Time change More than one in four has health problems

Time change More than one in four has health problems / Health News

Start of winter time: Time change causes health problems for every fourth person

It's time again this coming weekend: during the night from Saturday to Sunday, the clocks are reset from three o'clock to two o'clock. And like every half year, the time change will again cause health problems for many people. The majority of Germans oppose the recurring changeover.

Burden on the health

Every half year it's that time again: the time change is coming up. Summertime ends this weekend. During the night from Saturday to Sunday, the clocks are reset from three o'clock to two o'clock. From then on, the winter time applies again. Although some are happy about the extra hour of sleep, the time change puts a strain on your health. As shown in a recent survey, the majority of Germans are against the recurrent changeover.

At the weekend, the clocks are switched from summer to winter time. The time change causes health problems for more than one in four Germans. Most people want the transition to be abolished. (Image: Johanna Mühlbauer / fotolia.com)

Number of conversion opponents at a new high

While the countries of the European Union are discussing the abolition of the time change, people in Germany continue to grow aversion to the clock - and reach a new high with 80 percent of opponents.

This is shown by a representative Forsa survey commissioned by the health insurance company DAK-Gesundheit, for which more than 3,500 people were surveyed nationwide.

Only 17 percent of Germans consider the time change to make sense - in the past year, there were still 25 percent.

About one in two would like to permanently enjoy summer time in Germany. The main reason is that it is longer in the evening.

However, more than one in three prefers summer time because he believes she is healthier for the body.

More than one in four Germans reports health problems

More than one in four (28 percent) reported in the survey of health problems after the time change.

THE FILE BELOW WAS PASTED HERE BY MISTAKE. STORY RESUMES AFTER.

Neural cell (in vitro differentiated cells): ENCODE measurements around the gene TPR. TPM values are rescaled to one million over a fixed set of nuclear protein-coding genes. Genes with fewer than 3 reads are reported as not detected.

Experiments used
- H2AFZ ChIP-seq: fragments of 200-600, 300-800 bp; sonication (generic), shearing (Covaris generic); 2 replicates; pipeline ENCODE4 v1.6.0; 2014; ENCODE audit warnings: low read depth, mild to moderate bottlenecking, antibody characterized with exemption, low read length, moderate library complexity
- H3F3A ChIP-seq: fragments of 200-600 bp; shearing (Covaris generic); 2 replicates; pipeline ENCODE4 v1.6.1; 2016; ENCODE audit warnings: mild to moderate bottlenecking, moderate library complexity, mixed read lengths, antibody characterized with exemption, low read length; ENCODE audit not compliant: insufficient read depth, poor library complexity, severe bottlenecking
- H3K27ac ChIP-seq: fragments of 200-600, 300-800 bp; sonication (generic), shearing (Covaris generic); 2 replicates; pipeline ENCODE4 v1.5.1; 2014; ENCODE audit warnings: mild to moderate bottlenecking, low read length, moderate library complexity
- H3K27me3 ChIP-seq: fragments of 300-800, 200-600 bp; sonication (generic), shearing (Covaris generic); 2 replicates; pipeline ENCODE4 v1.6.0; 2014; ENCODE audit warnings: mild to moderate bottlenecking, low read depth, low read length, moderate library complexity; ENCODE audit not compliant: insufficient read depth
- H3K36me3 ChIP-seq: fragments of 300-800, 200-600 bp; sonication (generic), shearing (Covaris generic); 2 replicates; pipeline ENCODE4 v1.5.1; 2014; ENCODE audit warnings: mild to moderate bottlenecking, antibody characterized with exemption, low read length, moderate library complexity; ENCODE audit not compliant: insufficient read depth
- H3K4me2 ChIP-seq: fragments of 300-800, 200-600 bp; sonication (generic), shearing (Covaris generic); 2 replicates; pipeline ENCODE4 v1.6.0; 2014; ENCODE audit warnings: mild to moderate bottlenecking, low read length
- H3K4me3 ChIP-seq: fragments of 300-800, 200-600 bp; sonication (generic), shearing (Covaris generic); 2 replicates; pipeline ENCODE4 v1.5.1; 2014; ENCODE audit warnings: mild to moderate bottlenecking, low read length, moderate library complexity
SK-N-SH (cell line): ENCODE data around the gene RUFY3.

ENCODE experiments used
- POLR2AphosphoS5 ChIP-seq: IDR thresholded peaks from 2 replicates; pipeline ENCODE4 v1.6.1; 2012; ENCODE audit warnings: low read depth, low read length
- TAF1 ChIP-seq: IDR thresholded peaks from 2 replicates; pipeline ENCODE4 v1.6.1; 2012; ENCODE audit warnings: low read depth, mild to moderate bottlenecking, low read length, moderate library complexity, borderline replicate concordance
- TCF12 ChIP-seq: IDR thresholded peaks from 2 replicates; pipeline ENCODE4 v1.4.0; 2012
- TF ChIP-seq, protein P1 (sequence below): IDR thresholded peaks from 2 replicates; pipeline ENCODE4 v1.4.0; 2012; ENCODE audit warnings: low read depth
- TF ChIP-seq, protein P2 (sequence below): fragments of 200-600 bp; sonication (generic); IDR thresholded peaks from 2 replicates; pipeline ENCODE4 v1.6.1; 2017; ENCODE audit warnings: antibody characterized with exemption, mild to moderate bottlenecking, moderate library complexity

Most of those affected - 79 percent - feel tired or tired. 62 percent already had problems with falling asleep or staying asleep. 39 percent could concentrate worse, 28 percent were irritated.

One in ten (nine percent) even had a depressive mood. Especially people between the ages of 45 and 59 years and women suffer from the time change.

Tiredness and sleep disorders

The fact that the time change can actually lead to health problems is also confirmed time and again by health experts who point out that many people in the first few days after increased headache, lack of concentration, dizziness, fatigue and sleep disorders.

In addition, the change is, according to Danish scientists, the cause of significantly more depression.

And Finnish researchers found in a study that the time change can cause a high risk of stroke.

Abolition of the time change

According to the EU Commission, the clocks will be presented for the last time in all European Union countries in summertime this coming March.

Subsequently, the individual countries should decide whether to switch back to winter time in autumn 2019 or stay in summer time.

"The abolition of the time change is correct and important," emphasizes DAK chief executive Andreas Storm.

"Many people are constantly changing," says the expert.

"At the European level, the course must now be set swiftly so that there is clarity before the European elections in May 2019." (ad)